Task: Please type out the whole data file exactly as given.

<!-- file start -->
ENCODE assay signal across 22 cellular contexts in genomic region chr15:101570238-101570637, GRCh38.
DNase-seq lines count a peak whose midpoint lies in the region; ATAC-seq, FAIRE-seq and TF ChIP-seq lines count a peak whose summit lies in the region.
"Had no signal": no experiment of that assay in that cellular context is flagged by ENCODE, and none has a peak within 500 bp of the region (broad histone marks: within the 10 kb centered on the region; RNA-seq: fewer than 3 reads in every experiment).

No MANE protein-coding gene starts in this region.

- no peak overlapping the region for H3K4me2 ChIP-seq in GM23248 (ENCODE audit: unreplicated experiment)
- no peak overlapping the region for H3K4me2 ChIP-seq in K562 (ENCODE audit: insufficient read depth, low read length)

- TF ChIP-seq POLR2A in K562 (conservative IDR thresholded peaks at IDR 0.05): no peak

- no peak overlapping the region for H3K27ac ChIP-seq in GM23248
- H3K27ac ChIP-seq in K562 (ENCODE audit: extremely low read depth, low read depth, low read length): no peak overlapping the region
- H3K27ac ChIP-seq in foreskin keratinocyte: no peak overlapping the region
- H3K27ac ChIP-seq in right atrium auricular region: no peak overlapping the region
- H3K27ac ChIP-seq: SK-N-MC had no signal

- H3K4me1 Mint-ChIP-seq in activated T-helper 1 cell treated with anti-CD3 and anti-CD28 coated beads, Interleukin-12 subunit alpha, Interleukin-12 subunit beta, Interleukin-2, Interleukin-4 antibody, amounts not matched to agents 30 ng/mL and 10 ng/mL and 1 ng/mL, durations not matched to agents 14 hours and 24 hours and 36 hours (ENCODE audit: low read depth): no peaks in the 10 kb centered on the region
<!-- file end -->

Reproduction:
ENCODE assay signal across 22 cellular contexts in genomic region chr15:101570238-101570637, GRCh38.
DNase-seq lines count a peak whose midpoint lies in the region; ATAC-seq, FAIRE-seq and TF ChIP-seq lines count a peak whose summit lies in the region.
"Had no signal": no experiment of that assay in that cellular context is flagged by ENCODE, and none has a peak within 500 bp of the region (broad histone marks: within the 10 kb centered on the region; RNA-seq: fewer than 3 reads in every experiment).

No MANE protein-coding gene starts in this region.

- no peak overlapping the region for H3K4me2 ChIP-seq in GM23248 (ENCODE audit: unreplicated experiment)
- no peak overlapping the region for H3K4me2 ChIP-seq in K562 (ENCODE audit: insufficient read depth, low read length)

- TF ChIP-seq POLR2A in K562 (conservative IDR thresholded peaks at IDR 0.05): no peak

- no peak overlapping the region for H3K27ac ChIP-seq in GM23248
- H3K27ac ChIP-seq in K562 (ENCODE audit: extremely low read depth, low read depth, low read length): no peak overlapping the region
- H3K27ac ChIP-seq in foreskin keratinocyte: no peak overlapping the region
- H3K27ac ChIP-seq in right atrium auricular region: no peak overlapping the region
- H3K27ac ChIP-seq: SK-N-MC had no signal

- H3K4me1 Mint-ChIP-seq in activated T-helper 1 cell treated with anti-CD3 and anti-CD28 coated beads, Interleukin-12 subunit alpha, Interleukin-12 subunit beta, Interleukin-2, Interleukin-4 antibody, amounts not matched to agents 30 ng/mL and 10 ng/mL and 1 ng/mL, durations not matched to agents 14 hours and 24 hours and 36 hours (ENCODE audit: low read depth): no peaks in the 10 kb centered on the region